Yes, there are certain circumstances when you can file Form I-751, Petition to Remove Conditions on Residence, even if you are getting/got divorced.
As a rule, Form I-751 is a joint petition, which means that you and your spouse, through whom you obtained conditional status, have to file the form to USCIS together.
However, you may request a waiver of the joint petitioning in case if you entered into the marriage in good faith (and not to evade immigration laws), and on condition that:
- the marriage ended by annulment or divorce; or
- during your marriage you and/or your child were battered by or subjected to extreme cruelty committed by your petitioning spouse; or
- your deportation or removal would result in extreme hardship.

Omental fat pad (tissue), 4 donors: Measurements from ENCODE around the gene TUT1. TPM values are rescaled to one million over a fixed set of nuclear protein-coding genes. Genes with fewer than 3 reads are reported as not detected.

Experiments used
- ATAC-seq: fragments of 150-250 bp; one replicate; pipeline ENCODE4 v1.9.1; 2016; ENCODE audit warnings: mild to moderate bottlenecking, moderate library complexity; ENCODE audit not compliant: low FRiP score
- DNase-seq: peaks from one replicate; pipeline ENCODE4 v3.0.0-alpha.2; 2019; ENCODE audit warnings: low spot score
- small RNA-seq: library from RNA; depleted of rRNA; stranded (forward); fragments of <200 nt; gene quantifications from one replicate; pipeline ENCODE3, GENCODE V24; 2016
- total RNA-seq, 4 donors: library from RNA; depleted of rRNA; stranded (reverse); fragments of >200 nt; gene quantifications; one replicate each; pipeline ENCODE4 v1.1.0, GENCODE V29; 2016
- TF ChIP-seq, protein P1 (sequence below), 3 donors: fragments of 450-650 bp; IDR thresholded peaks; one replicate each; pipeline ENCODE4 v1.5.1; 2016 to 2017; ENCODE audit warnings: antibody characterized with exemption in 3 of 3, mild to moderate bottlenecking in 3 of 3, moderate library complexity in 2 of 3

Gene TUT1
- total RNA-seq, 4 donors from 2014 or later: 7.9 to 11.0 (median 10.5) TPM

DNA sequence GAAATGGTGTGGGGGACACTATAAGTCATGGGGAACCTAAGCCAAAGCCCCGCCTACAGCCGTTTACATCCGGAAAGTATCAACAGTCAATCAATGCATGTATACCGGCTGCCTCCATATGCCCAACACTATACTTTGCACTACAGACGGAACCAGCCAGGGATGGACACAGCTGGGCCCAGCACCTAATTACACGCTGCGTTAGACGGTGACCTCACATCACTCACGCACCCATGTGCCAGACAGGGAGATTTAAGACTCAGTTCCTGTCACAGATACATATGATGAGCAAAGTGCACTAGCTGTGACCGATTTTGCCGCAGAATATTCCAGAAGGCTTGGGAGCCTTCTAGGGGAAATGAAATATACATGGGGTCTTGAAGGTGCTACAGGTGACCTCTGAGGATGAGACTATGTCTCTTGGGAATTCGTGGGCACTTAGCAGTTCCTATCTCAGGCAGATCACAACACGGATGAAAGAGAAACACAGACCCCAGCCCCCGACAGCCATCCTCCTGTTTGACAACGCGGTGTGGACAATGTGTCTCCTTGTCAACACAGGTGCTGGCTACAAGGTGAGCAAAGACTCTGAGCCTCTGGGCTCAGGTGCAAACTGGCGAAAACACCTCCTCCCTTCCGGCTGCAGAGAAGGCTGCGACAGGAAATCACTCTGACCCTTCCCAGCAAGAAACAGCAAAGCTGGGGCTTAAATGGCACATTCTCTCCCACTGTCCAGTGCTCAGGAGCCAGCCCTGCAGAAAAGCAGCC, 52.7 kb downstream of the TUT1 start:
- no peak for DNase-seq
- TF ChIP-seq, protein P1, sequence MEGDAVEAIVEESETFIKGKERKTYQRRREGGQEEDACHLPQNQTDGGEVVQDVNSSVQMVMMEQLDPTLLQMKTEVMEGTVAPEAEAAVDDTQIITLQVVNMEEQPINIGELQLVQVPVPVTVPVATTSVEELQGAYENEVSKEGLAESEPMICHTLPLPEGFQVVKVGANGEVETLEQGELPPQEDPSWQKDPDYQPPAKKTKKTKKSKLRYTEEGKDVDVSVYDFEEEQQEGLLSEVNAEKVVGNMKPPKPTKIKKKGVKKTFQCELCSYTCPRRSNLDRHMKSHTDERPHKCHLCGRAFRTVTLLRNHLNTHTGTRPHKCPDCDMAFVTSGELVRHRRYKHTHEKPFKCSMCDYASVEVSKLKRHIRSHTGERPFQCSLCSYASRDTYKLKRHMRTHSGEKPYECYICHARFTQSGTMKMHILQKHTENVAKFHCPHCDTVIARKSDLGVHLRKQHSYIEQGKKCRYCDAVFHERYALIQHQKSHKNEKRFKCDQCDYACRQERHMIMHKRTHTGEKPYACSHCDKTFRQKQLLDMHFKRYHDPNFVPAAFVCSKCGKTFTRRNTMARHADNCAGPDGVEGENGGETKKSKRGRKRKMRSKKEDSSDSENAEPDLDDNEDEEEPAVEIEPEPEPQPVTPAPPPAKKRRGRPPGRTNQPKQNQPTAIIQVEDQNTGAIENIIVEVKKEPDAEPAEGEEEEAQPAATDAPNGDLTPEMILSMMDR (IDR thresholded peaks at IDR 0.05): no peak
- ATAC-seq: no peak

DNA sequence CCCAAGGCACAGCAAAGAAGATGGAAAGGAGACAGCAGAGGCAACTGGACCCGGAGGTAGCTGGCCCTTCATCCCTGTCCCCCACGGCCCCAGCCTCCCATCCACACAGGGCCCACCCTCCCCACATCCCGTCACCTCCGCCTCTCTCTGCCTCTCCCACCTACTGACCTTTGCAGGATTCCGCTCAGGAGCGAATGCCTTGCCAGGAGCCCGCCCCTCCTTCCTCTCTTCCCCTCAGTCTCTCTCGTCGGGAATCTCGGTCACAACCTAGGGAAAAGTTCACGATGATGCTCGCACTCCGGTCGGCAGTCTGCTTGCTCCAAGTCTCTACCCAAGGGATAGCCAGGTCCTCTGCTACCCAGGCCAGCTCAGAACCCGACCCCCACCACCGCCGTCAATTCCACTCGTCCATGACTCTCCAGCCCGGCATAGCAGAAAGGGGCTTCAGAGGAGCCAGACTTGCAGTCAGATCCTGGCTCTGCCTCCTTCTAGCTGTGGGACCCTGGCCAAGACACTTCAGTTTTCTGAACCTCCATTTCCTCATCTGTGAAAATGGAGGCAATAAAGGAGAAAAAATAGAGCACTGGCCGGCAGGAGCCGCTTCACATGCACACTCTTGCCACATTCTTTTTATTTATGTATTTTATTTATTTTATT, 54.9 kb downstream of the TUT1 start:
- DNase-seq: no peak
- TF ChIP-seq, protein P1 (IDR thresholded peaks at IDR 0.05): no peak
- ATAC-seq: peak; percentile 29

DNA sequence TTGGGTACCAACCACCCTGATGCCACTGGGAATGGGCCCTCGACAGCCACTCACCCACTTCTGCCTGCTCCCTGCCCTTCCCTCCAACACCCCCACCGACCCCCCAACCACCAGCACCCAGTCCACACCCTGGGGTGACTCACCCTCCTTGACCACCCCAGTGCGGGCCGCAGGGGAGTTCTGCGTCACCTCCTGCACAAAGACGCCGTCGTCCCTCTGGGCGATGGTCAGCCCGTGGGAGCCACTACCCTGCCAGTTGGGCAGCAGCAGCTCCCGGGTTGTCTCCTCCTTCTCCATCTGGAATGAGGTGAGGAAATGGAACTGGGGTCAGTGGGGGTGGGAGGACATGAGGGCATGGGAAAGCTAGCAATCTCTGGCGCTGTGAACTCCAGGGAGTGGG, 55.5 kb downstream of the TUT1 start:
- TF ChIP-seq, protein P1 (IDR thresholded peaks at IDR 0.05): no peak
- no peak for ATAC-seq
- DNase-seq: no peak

You do not have to use any separate form to file the waiver. You should simply select the appropriate category in Part 3, Basis for Petition, of Form I-751.
When applying for a waiver, get ready for a more intensive examination of your case. You will have to prove that you originally entered the marriage in good faith and that the marriage cannot continue through no fault of yours. USCIS will additionally require documents proving that the divorce proceedings have started/finished and evidences as to the circumstances surrounding the end of your marriage.
Filing an I-751 hardship waiver during/after divorce can be a complex process and every detail counts. So consider consulting an experienced immigration attorney before filing the Petition to Remove Conditions on Residence.